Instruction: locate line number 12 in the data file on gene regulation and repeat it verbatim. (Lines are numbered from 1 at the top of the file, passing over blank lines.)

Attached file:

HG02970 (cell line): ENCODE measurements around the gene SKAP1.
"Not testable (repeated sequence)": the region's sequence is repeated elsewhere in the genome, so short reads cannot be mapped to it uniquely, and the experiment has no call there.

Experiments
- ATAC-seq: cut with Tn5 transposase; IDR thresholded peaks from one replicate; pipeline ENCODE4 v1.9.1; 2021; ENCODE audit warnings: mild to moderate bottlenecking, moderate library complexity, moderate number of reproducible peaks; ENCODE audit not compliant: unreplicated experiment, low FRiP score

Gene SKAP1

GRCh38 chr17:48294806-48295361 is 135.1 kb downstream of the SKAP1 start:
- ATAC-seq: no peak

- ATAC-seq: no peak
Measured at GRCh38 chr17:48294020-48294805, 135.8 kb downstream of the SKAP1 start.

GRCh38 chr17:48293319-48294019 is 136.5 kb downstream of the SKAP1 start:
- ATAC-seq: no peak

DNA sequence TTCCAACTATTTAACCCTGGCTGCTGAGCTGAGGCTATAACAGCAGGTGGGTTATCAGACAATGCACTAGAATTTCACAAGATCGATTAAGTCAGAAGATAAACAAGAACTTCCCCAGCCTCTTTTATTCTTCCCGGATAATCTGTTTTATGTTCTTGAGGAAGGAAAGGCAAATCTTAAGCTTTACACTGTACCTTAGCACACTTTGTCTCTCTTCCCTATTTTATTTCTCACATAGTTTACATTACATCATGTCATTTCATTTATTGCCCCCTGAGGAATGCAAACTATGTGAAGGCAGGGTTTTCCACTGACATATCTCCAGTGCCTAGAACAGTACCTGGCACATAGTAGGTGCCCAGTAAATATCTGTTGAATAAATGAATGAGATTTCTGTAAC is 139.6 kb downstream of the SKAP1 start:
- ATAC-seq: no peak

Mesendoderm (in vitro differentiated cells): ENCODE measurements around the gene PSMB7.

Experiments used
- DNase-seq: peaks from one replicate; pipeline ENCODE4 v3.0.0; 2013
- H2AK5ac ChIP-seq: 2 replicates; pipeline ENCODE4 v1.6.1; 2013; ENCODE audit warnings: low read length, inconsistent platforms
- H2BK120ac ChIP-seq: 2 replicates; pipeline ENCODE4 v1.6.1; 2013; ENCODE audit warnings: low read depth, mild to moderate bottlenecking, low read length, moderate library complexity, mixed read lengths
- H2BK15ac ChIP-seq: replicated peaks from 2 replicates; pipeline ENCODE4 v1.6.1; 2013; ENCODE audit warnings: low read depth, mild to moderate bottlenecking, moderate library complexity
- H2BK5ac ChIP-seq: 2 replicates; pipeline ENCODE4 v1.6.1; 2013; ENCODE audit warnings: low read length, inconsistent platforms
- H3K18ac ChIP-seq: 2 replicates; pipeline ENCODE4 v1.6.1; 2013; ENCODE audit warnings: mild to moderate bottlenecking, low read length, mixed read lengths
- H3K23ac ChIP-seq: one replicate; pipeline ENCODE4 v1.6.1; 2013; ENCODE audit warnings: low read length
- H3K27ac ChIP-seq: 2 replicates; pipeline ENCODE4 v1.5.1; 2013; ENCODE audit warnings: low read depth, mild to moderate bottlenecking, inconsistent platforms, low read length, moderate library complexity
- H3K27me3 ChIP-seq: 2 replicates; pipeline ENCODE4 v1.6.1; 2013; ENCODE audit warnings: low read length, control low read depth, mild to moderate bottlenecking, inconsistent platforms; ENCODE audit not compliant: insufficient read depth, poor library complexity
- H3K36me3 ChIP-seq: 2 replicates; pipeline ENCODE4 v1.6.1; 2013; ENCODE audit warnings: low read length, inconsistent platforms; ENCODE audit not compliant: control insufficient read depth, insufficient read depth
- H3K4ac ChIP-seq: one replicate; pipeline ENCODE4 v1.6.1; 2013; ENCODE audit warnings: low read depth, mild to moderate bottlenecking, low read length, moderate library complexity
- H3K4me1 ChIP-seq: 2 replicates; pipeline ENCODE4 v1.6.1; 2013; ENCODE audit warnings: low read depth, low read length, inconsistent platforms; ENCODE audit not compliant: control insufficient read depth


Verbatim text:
DNA sequence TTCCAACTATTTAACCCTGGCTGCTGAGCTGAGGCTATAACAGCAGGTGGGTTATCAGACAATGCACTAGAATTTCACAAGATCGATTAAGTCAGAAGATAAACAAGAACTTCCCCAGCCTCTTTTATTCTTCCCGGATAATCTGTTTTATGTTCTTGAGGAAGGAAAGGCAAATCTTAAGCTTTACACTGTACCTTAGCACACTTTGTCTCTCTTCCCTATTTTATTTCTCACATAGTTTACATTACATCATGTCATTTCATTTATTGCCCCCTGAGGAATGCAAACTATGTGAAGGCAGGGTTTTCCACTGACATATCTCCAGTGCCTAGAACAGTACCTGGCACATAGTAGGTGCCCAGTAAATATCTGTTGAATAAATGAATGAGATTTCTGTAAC is 139.6 kb downstream of the SKAP1 start: